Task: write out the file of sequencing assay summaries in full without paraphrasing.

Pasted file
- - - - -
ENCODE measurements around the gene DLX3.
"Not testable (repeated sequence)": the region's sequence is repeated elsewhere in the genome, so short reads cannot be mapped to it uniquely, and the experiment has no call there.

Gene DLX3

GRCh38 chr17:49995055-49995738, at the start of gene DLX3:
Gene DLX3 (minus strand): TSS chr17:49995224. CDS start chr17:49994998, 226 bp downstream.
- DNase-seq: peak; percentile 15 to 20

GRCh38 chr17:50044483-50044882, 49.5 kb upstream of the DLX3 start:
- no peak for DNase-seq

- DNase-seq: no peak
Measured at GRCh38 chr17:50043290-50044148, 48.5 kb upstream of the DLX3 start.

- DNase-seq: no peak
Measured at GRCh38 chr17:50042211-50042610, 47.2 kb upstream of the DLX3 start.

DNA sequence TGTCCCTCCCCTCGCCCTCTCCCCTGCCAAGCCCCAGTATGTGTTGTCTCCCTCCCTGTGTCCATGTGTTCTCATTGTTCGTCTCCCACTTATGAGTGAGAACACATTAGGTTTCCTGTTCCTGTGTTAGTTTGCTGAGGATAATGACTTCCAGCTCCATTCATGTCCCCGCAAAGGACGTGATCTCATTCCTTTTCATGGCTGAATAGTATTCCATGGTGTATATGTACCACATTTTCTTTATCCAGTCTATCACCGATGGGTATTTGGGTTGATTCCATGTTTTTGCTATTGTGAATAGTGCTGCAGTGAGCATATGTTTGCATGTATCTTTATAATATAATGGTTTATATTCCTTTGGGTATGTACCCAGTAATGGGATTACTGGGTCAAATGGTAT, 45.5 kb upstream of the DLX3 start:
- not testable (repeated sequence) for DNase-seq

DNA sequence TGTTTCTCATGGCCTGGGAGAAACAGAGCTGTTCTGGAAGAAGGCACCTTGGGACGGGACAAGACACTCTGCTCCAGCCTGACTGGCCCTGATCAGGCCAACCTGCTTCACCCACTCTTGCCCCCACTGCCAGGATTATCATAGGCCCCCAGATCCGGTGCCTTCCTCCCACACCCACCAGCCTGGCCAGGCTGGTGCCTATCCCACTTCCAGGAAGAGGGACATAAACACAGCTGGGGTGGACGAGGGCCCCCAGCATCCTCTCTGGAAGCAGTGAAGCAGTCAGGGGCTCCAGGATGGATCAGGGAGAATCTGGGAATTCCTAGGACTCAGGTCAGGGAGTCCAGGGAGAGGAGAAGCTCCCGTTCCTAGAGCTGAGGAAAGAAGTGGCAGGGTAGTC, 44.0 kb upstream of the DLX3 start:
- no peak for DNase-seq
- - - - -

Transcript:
ENCODE measurements around the gene DLX3.
"Not testable (repeated sequence)": the region's sequence is repeated elsewhere in the genome, so short reads cannot be mapped to it uniquely, and the experiment has no call there.

Gene DLX3

GRCh38 chr17:49995055-49995738, at the start of gene DLX3:
Gene DLX3 (minus strand): TSS chr17:49995224. CDS start chr17:49994998, 226 bp downstream.
- DNase-seq: peak; percentile 15 to 20

GRCh38 chr17:50044483-50044882, 49.5 kb upstream of the DLX3 start:
- no peak for DNase-seq

- DNase-seq: no peak
Measured at GRCh38 chr17:50043290-50044148, 48.5 kb upstream of the DLX3 start.

- DNase-seq: no peak
Measured at GRCh38 chr17:50042211-50042610, 47.2 kb upstream of the DLX3 start.

DNA sequence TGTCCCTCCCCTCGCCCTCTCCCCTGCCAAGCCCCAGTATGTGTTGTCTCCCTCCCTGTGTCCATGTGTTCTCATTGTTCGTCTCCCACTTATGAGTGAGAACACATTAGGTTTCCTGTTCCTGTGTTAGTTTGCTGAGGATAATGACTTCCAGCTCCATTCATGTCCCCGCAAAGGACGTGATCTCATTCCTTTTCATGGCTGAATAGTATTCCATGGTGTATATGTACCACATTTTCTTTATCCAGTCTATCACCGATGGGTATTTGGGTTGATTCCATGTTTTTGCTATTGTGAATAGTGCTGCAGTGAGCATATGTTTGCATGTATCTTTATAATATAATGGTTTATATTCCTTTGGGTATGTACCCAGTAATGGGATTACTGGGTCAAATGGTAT, 45.5 kb upstream of the DLX3 start:
- not testable (repeated sequence) for DNase-seq

DNA sequence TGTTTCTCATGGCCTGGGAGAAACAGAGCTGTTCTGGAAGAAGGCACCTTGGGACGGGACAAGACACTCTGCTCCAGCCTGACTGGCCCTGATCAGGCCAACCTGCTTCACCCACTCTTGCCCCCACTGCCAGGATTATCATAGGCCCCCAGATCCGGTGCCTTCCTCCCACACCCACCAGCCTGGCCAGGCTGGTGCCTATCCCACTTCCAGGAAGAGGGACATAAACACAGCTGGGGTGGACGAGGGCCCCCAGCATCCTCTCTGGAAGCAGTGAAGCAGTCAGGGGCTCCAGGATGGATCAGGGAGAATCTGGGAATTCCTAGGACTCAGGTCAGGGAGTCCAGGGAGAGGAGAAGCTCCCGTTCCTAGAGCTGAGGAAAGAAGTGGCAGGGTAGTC, 44.0 kb upstream of the DLX3 start:
- no peak for DNase-seq